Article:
But if I am going to performance test them, it would make more sense for me to performance test actual competitive setups. For example, Phoronix frequently benchmarks Clear against default setups of Ubuntu and Fedora, which doesn't make sense, because Ubuntu and Fedora have zero chance of winning. Test Clear against a highly performance tuned Arch setup and see if Clear is actually giving a real performance benefit, or if the benefit that had been captured was simply Clear beating slower distros.

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            • #7
              Originally posted by andyprough View Post
              You made my point. You are able to get work done and you are happy, even though you are not running a high performance system. If you wanted a high performance system you would almost certainly have a different setup. I'm in the same boat - I use MX Linux, a distro that I'm happy with, but not one that wins speed tests.

              But if I am going to performance test them, it would make more sense for me to performance test actual competitive setups. For example, Phoronix frequently benchmarks Clear against default setups of Ubuntu and Fedora, which doesn't make sense, because Ubuntu and Fedora have zero chance of winning. Test Clear against a highly performance tuned Arch setup and see if Clear is actually giving a real performance benefit, or if the benefit that had been captured was simply Clear beating slower distros.
              In this very case it makes sense from the benchmarkers perspective since it shows Ubuntu both with and without an additional abstraction layer. And if WSL2 is 15% slower than bare metal its 25% slower than Clear.

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              • #8
                Originally posted by Tuxee View Post

                Actually, I work with my Linux desktops and do not run benchmarks all day. That said the performance differences between the various distributions are completely irrelevant for productive work. Anyway, I assume that wasn't your point - that was Ubuntu trolling.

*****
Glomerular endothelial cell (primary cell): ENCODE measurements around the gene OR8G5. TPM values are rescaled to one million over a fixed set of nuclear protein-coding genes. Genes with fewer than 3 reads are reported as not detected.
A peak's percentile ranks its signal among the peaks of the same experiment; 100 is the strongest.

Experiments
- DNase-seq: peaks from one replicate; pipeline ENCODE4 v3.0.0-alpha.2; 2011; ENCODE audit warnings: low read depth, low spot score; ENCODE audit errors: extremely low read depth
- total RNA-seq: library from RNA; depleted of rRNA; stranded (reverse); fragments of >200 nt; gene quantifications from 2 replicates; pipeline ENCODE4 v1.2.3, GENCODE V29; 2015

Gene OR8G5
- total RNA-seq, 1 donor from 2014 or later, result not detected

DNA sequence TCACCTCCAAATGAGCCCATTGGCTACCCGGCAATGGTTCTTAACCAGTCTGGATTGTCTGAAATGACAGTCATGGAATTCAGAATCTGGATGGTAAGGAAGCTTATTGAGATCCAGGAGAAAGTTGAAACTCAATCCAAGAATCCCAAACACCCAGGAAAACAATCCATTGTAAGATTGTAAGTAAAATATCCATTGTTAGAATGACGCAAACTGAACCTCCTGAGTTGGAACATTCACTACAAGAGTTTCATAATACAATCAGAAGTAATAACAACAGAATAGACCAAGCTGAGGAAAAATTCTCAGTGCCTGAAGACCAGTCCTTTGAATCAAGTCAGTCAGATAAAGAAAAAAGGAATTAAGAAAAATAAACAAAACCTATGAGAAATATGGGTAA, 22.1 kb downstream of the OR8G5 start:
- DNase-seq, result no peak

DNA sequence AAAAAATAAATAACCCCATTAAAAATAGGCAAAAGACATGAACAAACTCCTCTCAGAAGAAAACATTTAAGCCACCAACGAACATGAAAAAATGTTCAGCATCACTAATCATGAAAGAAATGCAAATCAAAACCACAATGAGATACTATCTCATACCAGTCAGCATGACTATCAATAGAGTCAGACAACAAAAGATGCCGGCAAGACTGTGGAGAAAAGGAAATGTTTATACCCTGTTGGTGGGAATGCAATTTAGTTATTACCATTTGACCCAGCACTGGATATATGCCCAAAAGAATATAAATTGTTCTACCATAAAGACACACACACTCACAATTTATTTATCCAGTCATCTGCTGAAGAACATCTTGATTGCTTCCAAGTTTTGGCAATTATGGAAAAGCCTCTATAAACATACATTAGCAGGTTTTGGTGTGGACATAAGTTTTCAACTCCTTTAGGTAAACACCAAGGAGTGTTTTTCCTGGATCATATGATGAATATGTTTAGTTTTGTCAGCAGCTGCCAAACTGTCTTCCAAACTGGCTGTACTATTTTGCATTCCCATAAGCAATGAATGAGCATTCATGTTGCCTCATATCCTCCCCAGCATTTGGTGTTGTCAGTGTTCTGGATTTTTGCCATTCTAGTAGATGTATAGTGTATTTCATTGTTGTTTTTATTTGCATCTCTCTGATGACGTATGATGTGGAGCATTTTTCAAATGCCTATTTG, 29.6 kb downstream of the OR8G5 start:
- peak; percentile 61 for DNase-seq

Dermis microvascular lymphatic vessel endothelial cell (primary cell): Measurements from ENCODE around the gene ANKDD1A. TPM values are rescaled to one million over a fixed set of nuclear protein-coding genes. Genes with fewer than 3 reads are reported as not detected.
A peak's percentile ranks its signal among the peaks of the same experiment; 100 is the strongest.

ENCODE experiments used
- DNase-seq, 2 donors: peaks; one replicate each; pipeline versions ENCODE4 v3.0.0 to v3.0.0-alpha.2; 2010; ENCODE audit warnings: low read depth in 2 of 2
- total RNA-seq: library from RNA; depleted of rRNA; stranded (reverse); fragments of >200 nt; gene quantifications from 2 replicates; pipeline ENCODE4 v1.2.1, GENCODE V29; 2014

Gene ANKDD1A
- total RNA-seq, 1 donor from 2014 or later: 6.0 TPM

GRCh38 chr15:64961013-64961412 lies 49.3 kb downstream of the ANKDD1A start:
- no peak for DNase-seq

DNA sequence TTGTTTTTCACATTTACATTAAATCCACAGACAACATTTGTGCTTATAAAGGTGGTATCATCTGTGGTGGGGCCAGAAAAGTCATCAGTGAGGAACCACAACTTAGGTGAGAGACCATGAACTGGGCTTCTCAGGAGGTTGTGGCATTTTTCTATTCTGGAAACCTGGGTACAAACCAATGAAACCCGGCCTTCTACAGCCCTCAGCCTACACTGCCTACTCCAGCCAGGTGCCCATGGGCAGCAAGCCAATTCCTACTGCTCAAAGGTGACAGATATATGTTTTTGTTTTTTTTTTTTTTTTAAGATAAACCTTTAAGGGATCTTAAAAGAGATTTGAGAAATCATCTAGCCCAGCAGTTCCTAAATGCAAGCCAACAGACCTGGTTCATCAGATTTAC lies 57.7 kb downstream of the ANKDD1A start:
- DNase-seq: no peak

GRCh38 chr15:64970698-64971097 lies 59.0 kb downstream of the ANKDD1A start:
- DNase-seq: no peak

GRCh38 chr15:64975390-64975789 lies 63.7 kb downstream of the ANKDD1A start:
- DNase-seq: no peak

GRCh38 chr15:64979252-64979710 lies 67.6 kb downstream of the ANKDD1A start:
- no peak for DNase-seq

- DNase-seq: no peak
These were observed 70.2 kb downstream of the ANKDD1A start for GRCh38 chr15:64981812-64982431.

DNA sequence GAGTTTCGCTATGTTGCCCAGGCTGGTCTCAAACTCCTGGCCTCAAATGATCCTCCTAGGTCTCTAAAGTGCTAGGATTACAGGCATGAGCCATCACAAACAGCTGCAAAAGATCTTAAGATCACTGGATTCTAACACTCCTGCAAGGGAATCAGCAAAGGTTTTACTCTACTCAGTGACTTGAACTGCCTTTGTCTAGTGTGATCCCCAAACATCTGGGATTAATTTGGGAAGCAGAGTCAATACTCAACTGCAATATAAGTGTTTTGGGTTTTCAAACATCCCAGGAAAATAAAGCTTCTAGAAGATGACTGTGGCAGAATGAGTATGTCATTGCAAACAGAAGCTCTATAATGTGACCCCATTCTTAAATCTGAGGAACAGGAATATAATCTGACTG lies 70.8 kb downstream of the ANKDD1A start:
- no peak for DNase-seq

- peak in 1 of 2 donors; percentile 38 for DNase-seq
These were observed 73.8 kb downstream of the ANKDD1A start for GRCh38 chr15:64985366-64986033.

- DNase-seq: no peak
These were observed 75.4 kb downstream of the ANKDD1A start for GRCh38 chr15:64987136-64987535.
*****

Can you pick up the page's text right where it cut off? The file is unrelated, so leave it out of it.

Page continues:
I 100% agree. Any time I see those ubuntu comments it's trolling. I ran Linux as my primary desktop since 1998, debian and ubuntu (and now KDE Neon) have been performant enough for me to do everything I needed to do w/o issue - and convenient enough so I can do my work without having to mess around with a badly behaving OS and have things just work. That, is a major productivity gain compared to how things used to be in the early days.

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                • #9
                  The other problem with wsl2 using hyper v is that even though the newest version of VMware works with it, the performance is terrible from what I have read. So I will stick with wsl1.

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                  • #10
                    Originally posted by lucrus View Post
                    Boring. No, not the article. Ubuntu is boring. And running Ubuntu inside WIndows is boringĀ²...
                    Oh because, Linux itself is not boring?

                    LInux is basically corporate now. Own it. Stop pretending that whatever marginal non Ubuntu fake rebel distro is gonna somehow take you back 20 years to the good ol' days. That's over.

                    If you want seriously not boring, visit Hackaday and do program some assembler. Learn Forth or something. Linux no longer marks you out as some kind of savant. And Ubuntu knows that. It's not such a stretch to say that Linux IS ubuntu. They've all copied it.
                    Last edited by vegabook; 06-24-2020, 02:08 PM.